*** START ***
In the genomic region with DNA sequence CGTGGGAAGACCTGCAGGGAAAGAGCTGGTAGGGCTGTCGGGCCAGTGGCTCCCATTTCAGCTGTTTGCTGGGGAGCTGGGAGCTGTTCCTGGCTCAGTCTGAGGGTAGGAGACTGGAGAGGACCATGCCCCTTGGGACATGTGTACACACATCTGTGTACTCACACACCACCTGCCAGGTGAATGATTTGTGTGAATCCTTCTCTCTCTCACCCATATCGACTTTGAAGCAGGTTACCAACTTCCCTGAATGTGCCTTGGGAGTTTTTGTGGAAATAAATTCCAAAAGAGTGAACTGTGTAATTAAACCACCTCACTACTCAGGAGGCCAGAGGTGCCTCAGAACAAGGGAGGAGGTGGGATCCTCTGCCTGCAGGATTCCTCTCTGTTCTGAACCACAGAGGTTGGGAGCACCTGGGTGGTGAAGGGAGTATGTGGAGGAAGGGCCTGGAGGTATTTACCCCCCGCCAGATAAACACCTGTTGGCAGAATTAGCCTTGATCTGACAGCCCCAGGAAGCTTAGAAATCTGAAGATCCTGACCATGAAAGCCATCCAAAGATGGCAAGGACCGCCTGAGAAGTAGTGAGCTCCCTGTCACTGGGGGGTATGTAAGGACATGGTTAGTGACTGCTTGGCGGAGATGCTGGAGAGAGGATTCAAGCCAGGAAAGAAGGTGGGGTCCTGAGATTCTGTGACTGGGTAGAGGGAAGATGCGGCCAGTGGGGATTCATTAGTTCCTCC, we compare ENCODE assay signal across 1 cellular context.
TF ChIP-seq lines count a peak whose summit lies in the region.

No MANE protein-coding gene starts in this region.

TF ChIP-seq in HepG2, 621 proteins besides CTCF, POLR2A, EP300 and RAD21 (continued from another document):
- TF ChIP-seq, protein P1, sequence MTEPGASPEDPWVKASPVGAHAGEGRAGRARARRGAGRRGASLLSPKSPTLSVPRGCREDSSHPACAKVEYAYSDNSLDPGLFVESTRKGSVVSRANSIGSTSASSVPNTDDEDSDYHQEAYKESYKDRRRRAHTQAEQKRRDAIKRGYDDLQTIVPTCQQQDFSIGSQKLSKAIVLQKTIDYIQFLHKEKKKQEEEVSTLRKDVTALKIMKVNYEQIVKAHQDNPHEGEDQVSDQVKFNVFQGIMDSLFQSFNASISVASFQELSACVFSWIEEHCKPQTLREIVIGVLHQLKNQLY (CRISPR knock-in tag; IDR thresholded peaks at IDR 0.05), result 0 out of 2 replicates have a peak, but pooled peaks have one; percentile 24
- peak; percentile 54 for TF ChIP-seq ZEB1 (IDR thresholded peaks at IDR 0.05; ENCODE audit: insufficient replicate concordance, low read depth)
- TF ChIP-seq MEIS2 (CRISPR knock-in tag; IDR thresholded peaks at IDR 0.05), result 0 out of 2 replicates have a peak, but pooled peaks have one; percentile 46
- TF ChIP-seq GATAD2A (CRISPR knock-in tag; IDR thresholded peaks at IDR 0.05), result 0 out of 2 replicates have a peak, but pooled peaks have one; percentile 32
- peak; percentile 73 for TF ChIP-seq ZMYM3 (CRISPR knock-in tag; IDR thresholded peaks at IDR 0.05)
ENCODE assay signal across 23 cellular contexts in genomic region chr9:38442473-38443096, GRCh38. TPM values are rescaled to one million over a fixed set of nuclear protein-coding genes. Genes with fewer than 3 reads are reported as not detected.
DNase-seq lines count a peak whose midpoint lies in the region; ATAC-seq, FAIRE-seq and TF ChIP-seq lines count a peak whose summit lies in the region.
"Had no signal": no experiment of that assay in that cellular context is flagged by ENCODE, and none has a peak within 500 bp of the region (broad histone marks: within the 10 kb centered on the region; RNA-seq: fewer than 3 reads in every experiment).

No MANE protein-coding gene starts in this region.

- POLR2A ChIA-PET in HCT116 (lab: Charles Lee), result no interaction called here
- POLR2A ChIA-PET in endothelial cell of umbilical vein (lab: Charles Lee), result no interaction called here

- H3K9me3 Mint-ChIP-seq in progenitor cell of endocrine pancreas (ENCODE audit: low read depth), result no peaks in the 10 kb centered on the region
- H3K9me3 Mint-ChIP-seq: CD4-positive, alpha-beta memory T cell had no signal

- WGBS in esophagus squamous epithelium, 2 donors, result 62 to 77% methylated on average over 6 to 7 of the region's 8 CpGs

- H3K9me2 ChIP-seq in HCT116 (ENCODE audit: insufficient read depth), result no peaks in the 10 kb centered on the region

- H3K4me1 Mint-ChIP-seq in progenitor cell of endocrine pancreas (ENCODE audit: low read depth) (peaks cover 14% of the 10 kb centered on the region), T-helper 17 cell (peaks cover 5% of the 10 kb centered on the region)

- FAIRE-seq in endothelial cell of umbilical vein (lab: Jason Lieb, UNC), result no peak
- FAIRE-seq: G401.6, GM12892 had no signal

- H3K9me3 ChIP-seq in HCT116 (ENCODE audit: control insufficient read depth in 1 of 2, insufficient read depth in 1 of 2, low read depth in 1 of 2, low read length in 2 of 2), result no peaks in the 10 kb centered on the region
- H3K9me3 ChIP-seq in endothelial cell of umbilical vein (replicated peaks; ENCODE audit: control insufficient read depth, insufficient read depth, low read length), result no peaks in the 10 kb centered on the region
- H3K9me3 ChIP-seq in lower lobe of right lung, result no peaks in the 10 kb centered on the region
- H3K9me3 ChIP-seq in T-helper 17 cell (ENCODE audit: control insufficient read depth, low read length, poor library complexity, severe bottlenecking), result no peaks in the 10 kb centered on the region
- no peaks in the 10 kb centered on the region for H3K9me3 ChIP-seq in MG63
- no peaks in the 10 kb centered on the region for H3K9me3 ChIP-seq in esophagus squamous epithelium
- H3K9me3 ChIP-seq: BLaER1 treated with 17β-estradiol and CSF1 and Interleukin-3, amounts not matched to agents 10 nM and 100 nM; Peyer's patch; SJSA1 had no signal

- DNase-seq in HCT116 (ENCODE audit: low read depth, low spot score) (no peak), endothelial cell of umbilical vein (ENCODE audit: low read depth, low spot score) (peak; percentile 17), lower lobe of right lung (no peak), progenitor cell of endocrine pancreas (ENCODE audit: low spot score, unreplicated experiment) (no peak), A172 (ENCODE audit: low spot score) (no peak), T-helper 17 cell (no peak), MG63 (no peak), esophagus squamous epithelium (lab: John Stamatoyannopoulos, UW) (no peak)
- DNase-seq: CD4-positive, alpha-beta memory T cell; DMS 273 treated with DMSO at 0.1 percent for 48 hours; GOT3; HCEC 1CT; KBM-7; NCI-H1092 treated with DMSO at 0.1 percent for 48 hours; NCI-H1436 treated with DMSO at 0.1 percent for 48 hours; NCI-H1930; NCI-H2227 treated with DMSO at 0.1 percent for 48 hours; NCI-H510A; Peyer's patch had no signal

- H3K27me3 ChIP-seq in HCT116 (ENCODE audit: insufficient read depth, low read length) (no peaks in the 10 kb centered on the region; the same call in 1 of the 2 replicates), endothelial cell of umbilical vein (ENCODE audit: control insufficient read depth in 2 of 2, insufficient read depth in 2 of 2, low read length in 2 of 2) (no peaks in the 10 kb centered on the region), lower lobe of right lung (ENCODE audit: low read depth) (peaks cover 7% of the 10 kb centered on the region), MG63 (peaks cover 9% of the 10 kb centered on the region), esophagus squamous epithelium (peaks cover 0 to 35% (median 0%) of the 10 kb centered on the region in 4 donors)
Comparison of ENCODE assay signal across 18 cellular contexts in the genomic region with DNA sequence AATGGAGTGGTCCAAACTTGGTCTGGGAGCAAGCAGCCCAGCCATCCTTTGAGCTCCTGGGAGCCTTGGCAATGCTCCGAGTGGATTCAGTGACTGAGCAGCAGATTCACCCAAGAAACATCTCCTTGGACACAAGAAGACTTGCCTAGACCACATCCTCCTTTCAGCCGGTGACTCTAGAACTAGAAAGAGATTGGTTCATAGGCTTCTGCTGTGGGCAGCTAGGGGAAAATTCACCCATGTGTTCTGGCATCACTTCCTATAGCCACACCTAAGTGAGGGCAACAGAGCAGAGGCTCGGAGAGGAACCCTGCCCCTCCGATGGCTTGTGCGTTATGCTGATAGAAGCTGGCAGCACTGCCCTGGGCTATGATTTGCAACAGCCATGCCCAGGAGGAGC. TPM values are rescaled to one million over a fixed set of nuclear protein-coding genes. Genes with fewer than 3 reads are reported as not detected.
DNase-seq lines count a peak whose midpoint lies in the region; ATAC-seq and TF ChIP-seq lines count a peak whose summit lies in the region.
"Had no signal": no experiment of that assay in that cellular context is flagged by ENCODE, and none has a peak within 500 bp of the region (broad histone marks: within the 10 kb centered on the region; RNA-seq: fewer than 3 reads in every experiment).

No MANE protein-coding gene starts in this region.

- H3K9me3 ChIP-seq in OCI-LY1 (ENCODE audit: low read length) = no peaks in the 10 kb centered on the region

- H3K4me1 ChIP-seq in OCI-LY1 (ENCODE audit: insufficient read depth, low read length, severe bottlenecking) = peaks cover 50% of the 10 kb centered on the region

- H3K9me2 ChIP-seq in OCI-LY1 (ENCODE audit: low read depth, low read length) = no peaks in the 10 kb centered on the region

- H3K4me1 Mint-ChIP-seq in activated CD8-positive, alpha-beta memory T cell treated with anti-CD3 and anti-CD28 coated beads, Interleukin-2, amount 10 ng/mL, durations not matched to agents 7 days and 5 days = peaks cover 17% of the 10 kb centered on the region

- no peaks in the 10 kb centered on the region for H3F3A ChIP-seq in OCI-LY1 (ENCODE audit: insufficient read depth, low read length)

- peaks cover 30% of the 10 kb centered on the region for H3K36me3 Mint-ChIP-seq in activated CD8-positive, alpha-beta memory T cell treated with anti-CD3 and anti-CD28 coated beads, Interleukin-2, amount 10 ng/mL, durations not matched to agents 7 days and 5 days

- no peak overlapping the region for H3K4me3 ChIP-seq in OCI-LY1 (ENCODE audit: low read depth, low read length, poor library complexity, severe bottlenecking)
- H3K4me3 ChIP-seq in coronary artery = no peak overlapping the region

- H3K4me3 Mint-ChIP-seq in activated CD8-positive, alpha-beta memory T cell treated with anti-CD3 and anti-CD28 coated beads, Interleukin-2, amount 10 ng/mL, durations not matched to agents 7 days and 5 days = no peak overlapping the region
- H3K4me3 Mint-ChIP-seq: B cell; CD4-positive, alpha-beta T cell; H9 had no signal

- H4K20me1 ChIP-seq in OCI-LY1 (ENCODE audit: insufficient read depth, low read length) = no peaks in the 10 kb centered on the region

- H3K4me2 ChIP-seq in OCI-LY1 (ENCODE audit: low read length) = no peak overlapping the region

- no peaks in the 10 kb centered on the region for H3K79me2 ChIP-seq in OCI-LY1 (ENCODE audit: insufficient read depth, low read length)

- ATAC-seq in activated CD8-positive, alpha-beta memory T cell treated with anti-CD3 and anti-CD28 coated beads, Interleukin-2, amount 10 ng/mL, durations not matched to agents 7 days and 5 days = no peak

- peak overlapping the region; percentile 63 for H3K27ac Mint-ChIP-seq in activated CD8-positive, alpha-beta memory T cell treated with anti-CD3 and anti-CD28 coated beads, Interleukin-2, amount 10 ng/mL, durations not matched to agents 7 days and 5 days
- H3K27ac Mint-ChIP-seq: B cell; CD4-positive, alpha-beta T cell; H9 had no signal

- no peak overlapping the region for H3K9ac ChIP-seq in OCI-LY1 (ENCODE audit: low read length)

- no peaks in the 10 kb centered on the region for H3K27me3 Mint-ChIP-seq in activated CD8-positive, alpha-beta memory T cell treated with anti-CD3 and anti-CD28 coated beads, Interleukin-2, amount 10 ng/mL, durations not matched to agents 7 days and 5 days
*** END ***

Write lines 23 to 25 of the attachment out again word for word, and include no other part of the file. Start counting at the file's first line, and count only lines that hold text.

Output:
- H3K9me3 ChIP-seq in HCT116 (ENCODE audit: control insufficient read depth in 1 of 2, insufficient read depth in 1 of 2, low read depth in 1 of 2, low read length in 2 of 2), result no peaks in the 10 kb centered on the region
- H3K9me3 ChIP-seq in endothelial cell of umbilical vein (replicated peaks; ENCODE audit: control insufficient read depth, insufficient read depth, low read length), result no peaks in the 10 kb centered on the region
- H3K9me3 ChIP-seq in lower lobe of right lung, result no peaks in the 10 kb centered on the region